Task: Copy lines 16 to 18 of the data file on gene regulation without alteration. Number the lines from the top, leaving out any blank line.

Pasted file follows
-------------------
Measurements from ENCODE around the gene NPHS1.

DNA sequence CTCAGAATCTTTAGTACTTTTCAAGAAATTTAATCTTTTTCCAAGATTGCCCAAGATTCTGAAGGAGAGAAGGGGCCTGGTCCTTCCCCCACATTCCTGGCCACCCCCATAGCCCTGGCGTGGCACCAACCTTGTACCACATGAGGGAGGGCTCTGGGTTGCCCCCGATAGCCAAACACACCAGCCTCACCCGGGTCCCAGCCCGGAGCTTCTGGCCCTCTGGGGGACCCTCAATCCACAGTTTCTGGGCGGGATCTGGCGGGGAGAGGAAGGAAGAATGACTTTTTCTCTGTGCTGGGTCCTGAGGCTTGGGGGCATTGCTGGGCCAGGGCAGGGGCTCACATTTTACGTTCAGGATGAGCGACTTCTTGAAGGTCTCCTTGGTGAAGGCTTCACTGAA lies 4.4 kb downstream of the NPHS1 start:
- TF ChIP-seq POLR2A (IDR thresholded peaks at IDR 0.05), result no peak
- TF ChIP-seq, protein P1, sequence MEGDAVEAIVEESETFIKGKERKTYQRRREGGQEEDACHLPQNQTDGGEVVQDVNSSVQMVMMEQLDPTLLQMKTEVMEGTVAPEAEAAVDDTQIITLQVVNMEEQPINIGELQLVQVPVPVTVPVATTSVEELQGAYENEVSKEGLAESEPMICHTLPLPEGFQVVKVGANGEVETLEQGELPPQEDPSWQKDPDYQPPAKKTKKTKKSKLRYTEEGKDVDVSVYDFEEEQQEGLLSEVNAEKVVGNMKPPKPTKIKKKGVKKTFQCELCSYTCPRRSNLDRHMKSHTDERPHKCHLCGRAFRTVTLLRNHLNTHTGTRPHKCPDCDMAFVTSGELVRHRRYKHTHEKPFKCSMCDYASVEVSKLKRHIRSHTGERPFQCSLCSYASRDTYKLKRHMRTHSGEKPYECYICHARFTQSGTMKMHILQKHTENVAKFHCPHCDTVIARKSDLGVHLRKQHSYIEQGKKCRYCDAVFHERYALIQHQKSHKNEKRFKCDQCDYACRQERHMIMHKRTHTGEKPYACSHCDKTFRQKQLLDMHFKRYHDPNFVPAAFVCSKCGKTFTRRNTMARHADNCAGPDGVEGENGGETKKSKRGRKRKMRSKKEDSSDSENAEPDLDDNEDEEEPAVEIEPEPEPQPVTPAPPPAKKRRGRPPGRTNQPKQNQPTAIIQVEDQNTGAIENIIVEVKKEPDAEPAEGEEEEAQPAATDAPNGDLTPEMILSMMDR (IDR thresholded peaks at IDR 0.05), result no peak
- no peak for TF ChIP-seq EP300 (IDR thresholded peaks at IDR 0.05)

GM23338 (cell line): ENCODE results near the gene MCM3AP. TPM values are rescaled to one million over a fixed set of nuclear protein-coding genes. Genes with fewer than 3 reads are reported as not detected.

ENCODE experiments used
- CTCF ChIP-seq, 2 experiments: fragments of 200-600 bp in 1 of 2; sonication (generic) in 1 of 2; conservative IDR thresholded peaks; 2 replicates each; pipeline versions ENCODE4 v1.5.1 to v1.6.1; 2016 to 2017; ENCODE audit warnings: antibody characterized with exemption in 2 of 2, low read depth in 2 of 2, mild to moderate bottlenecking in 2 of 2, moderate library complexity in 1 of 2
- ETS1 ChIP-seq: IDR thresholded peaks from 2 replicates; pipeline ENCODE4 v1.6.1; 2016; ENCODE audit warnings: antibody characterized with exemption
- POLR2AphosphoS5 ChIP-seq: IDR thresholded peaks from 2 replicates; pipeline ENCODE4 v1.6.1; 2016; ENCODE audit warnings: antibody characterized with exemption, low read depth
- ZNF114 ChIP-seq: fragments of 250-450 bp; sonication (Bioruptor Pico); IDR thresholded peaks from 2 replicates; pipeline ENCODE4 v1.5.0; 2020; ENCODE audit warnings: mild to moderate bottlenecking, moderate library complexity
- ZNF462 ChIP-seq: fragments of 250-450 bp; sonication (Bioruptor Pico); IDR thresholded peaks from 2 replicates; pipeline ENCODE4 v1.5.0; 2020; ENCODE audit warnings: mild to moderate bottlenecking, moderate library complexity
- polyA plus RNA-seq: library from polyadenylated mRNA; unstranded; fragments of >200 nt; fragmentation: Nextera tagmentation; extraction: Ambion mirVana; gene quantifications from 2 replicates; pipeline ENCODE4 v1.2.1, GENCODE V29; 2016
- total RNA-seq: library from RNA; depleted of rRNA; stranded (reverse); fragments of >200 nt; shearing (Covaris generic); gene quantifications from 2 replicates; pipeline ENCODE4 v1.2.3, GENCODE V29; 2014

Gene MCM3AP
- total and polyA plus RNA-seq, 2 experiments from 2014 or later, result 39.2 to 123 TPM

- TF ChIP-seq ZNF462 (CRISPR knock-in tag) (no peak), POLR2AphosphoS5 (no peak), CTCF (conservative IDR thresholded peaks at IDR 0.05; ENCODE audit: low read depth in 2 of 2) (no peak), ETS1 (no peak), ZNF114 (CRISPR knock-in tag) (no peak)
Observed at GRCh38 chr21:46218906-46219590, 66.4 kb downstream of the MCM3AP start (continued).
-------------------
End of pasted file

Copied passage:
- total and polyA plus RNA-seq, 2 experiments from 2014 or later, result 39.2 to 123 TPM

- TF ChIP-seq ZNF462 (CRISPR knock-in tag) (no peak), POLR2AphosphoS5 (no peak), CTCF (conservative IDR thresholded peaks at IDR 0.05; ENCODE audit: low read depth in 2 of 2) (no peak), ETS1 (no peak), ZNF114 (CRISPR knock-in tag) (no peak)
Observed at GRCh38 chr21:46218906-46219590, 66.4 kb downstream of the MCM3AP start (continued).